Tony Mattar 35:29
yeah. I mean, I couldn’t agree more of everything that you both just said, and I just I, Haley and I kind of bemused on this pretty often, and that we feel like we know exactly what we have to do to be successful. And I think that in our industry, we’re in a completely unique situation in that, truly, we all do know exactly what we have to do to be successful. The question just becomes, are you willing to do that stuff? How important is it in relation to the other things going on in your life, and how committed are you going to be to it, and if you create those systems, and those tools to be able to follow through on the things that you know, are going to bring you success, money, freedom, a big life, then I mean, you’re golden.
D.J. Paris 36:12
Yeah. And I also want to say that maybe some of the magic that the two of you have, and this is just what I witnessed, even before having met you, really just seeing it on your website, it was so clear and apparent. And in I was talking about how great the video looks, and how well it’s shot and the lighting. And that’s all true, but the actual genuine affection that the two of you have for each other as, as partners in this business is really like palpable, it’s very obvious. And it’s very, it’s just very attractive, it’s a quality that you would want if you’re like, Oh, I’m going to hire realtors to help me buy or sell a home, I want to that seem like they’re having a ton of fun, but that they’re very serious about the business. But there they come. Your your personality and affection for each other really shows up. In really today, it’s shown up, of course, and then as well, like in all your marketing, so it’s really a big deal.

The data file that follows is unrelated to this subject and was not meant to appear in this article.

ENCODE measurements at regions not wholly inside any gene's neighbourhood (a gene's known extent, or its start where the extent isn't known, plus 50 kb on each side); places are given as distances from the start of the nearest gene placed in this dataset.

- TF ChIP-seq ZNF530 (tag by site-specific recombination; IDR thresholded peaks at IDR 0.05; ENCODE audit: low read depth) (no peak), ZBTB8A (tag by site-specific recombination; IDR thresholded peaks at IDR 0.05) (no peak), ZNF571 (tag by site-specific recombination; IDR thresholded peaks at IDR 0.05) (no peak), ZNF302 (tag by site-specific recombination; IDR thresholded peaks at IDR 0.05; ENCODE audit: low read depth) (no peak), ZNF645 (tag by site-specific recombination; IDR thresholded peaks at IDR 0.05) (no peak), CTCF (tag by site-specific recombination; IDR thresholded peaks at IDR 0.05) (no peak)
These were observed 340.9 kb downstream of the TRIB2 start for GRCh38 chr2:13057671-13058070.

Tony Mattar 37:03
I have to say it’s completely genuine, because we’ve been friends for you know, five or six years now really good friends and, and we used to joke way back in the day about, you know, what if someday we own our own brokerage, and at the time, it would have been, that would have been the completely wrong move, because we were out messes and didn’t know what the hell we were doing. But, you know, for us to continue to grow that friendship and also to be a support for each other, in a professional sense, while working parallel to each other and not in an official capacity together, really just built the foundation for then when we did eventually decide to realize that years long dream.
Haley Levine 37:41
Yeah, it’s definitely a value proposition to our clients in a weird way to our friendship. I think that you know, a home co client is both of our clients. And they really work with both of us. And they come to really love and be friends with both of us do, you know are two for one package, we do have our moments, I think like any, like our marriage, this fight like anyone, but you know, the end of the day, we really love each other. And we really love what we’re doing. And our visions are definitely aligned. And I think that shines through.
Tony Mattar 38:09
I wouldn’t be standing up in Haley’s wedding in January if she didn’t like me.